Macron targets French Muslims, putting freedom of religion at risk

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French President Emmanuel Macron unveiled a plan Friday that mainly targets Muslims in a country that brags about rights and freedoms, describing Islam as a religion “in crisis” all over the world.

While insisting there were “no concessions” made in a new drive to push religion out of the education and public sectors in France, Macron announced that the country’s ban on religious emblems, which notably affects Muslim women who wear headscarves or veils, will be extended to private-sector employees who are providing public services. The state will also have the power to step in where local authorities make unacceptable concessions to Muslims, he said, citing “religious menus” in school canteens or segregated access to swimming pools.

“Islam is a religion that is in crisis all over the world today, we are not just seeing this in our country,” he said. He announced that the government would present a bill in December to strengthen a 1905 law that officially separated church and state in France.

Since Macron’s inauguration as president in 2017, France has become a less liberal country for Muslims. “We’re near the end of Macron’s first term. And with each election there are the same questions about Muslims, and the financing of Muslim places of worship,” said Jawad Bachare, director of the Collective Against Islamophobia in France.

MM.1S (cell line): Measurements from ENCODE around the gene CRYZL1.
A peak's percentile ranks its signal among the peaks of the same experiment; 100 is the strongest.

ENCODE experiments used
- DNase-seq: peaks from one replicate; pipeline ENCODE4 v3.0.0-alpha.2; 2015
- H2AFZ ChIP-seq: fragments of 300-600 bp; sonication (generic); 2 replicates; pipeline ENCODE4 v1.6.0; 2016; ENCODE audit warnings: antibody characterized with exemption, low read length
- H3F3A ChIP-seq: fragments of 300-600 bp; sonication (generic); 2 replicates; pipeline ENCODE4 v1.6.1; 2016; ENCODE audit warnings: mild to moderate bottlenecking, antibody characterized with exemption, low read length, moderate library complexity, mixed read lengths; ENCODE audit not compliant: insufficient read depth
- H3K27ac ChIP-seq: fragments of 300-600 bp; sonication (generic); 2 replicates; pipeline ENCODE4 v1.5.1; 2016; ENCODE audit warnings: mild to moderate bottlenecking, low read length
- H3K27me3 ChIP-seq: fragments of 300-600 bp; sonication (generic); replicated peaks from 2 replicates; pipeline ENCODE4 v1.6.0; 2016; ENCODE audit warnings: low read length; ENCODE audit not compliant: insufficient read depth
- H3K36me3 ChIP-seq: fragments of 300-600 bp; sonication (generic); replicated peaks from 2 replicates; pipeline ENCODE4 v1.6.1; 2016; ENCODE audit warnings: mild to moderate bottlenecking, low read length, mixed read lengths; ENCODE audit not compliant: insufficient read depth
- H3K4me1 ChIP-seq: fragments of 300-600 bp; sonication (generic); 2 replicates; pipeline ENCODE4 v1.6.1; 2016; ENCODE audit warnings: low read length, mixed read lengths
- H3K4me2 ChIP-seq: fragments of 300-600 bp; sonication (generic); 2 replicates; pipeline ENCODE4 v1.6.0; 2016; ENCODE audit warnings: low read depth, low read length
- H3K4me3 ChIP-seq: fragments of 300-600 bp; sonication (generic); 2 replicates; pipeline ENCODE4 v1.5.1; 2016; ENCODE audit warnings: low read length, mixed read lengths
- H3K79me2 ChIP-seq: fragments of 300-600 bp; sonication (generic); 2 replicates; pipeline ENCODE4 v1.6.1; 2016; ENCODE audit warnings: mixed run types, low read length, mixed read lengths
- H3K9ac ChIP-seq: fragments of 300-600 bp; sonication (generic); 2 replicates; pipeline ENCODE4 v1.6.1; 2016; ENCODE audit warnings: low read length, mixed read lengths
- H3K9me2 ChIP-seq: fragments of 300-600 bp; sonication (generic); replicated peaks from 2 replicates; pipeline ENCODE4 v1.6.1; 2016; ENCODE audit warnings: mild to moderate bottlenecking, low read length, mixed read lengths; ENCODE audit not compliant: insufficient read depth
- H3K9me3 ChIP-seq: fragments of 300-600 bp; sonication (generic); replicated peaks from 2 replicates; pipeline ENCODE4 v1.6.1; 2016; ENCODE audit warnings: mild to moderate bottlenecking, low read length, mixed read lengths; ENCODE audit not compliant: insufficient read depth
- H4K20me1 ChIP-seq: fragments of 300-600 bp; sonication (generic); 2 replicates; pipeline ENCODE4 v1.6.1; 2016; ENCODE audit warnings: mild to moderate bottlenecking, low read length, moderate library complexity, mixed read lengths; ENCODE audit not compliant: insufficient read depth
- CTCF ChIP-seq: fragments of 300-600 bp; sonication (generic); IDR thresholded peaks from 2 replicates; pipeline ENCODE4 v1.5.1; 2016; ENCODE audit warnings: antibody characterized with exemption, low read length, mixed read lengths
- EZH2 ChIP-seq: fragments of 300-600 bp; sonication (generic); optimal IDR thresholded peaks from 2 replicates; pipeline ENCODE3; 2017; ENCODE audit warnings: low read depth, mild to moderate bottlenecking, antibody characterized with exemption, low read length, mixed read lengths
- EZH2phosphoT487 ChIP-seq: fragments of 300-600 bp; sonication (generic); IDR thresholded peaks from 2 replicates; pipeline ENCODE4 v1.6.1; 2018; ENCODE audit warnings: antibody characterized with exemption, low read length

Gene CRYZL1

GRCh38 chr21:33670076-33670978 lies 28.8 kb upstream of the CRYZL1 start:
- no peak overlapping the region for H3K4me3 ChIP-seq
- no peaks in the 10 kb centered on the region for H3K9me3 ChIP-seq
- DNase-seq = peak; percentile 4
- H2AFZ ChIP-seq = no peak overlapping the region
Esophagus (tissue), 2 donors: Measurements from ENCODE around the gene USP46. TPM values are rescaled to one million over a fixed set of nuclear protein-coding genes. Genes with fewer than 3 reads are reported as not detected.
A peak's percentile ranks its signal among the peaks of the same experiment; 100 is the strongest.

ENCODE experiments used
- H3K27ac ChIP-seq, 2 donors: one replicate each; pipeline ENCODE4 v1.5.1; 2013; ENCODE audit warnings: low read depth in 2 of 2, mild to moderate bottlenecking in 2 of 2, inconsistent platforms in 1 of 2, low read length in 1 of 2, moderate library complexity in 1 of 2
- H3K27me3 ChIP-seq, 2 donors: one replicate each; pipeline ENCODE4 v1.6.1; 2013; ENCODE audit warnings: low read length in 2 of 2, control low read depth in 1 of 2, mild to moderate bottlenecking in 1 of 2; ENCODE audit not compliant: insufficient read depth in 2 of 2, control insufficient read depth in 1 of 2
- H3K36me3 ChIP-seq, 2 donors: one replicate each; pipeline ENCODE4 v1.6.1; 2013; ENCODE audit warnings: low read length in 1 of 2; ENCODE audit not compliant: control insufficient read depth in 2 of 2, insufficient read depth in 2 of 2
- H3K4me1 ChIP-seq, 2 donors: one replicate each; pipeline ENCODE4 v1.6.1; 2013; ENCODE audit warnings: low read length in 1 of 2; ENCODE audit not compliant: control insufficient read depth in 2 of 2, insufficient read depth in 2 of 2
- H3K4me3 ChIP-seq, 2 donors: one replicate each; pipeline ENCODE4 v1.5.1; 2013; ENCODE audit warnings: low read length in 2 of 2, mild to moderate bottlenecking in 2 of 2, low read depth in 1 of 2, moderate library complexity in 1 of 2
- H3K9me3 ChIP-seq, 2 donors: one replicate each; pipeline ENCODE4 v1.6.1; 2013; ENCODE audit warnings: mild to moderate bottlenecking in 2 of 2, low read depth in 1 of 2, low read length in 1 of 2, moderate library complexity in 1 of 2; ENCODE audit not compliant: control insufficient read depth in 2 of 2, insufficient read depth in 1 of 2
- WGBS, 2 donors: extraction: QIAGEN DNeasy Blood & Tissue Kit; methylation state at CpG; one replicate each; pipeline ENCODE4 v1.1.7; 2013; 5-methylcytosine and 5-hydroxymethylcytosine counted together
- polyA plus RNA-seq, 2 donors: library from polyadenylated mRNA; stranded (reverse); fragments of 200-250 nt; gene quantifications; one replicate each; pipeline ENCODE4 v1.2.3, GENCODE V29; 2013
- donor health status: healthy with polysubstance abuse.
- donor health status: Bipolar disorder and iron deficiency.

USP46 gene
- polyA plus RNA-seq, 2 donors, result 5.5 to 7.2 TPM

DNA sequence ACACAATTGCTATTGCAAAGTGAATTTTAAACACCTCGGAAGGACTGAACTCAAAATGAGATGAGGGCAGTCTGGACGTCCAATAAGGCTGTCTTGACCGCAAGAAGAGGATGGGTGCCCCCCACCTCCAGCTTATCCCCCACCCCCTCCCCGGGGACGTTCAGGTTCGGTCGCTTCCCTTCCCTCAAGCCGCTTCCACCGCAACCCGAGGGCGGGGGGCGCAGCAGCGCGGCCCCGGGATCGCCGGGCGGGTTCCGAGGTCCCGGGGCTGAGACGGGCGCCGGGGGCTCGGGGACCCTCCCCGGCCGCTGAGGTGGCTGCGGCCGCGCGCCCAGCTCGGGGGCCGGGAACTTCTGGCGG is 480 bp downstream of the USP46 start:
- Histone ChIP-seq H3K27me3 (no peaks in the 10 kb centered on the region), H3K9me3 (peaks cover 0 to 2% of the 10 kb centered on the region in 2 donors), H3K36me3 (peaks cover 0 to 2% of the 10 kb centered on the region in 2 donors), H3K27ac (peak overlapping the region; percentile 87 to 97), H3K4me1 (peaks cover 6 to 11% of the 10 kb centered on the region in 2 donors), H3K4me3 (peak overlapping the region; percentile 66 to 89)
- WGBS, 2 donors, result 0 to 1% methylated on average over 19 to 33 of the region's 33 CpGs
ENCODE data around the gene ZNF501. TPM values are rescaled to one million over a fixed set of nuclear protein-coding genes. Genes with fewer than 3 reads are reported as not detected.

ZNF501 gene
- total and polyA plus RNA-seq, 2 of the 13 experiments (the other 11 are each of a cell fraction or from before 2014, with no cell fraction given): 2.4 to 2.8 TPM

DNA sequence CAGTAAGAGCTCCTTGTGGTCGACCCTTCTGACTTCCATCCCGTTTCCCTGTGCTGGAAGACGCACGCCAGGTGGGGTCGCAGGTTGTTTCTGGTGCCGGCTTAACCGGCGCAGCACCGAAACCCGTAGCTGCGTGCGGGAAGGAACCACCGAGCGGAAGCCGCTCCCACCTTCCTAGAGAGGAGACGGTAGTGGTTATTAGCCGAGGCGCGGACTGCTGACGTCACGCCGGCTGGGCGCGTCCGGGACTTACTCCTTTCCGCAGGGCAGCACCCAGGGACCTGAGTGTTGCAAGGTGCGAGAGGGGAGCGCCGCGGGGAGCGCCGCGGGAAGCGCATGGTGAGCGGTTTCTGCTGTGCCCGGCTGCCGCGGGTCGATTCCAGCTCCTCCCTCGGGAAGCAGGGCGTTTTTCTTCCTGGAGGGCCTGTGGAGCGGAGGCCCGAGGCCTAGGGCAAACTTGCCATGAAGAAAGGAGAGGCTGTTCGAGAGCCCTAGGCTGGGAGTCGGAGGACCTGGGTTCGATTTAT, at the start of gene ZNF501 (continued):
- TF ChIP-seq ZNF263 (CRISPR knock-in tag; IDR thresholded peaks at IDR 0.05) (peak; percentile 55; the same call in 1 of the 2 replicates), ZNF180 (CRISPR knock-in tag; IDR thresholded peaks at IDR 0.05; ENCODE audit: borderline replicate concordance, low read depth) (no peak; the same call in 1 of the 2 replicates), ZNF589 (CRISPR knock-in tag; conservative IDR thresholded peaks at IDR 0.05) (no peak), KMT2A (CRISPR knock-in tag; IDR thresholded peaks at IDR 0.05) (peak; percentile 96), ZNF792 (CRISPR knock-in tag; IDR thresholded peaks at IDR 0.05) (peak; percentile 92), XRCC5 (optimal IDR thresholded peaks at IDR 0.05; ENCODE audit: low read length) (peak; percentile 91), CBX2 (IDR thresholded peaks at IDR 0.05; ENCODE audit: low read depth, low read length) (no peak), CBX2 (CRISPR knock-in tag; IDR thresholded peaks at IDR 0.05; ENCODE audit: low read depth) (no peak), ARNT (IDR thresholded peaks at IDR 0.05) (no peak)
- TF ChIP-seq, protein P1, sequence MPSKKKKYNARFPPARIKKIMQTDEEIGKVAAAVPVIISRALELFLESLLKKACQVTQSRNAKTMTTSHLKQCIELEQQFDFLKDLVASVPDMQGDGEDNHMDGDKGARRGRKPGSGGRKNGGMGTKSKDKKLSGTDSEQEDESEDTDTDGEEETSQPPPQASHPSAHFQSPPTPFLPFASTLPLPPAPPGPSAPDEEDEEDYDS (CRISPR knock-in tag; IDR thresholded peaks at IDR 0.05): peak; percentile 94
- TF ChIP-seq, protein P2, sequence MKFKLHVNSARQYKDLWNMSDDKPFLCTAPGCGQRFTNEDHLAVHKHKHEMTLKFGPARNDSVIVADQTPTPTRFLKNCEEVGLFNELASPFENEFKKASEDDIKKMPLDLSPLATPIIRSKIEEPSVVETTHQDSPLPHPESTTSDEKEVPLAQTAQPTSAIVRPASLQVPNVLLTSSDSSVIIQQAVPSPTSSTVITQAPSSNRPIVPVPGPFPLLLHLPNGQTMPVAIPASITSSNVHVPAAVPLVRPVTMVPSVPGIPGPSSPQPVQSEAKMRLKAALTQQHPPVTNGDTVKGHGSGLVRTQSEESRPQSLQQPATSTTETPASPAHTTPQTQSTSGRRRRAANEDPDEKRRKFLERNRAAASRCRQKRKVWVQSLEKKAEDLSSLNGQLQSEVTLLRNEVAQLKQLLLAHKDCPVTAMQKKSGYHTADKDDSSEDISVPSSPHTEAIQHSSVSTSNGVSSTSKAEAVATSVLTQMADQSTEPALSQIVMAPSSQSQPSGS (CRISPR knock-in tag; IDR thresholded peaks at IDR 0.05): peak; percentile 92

Many French Muslims say that concerns over Islam have spilled over into stigmatization, pointing to issues such as recent rows about young women wearing headscarves appearing before a parliamentary committee or giving cooking tips on television. Macron described Islam as a “deathly ideology” in the wake of attacks by terrorist groups, although groups such as Daesh, which claimed responsibility for many attacks in France, are rejected by the Muslim community.

France was the first country in Europe to ban Islamic face veils, such as the burqa and the niqab, in public places in 2010. In 2014, the European Court of Human Rights upheld the ban but said the law could appear excessive and encourage stereotyping. France was also embroiled in a row over bans on the burkini, a full-body swimsuit for Muslim women, in resorts around the Riviera. Since then, French Muslims have growing concerns, saying that decisions taken by some municipal authorities to ban the burkini could lead to the further stigmatization of Muslims.

France has the largest Muslim minority in Europe, estimated at 5 million or more out of a population of 67 million. Anti-Muslim hatred has significantly risen in Europe in recent years. Far-right extremism and xenophobia have fueled Islamaphobia in Western countries, where terror attacks by Daesh and al-Qaida as well as a migrant crisis are used as excuses to legitimize those views. There have been intermittent attacks on mosques in France since 2007, when 148 Muslim headstones in a national military cemetery near Arras were smeared with anti-Islamic slurs, and a pig’s head was placed among them. In June 2019, a gunman wounded an imam in a shooting at a mosque in the northwestern city of Brest, but police ruled out a terror motive.

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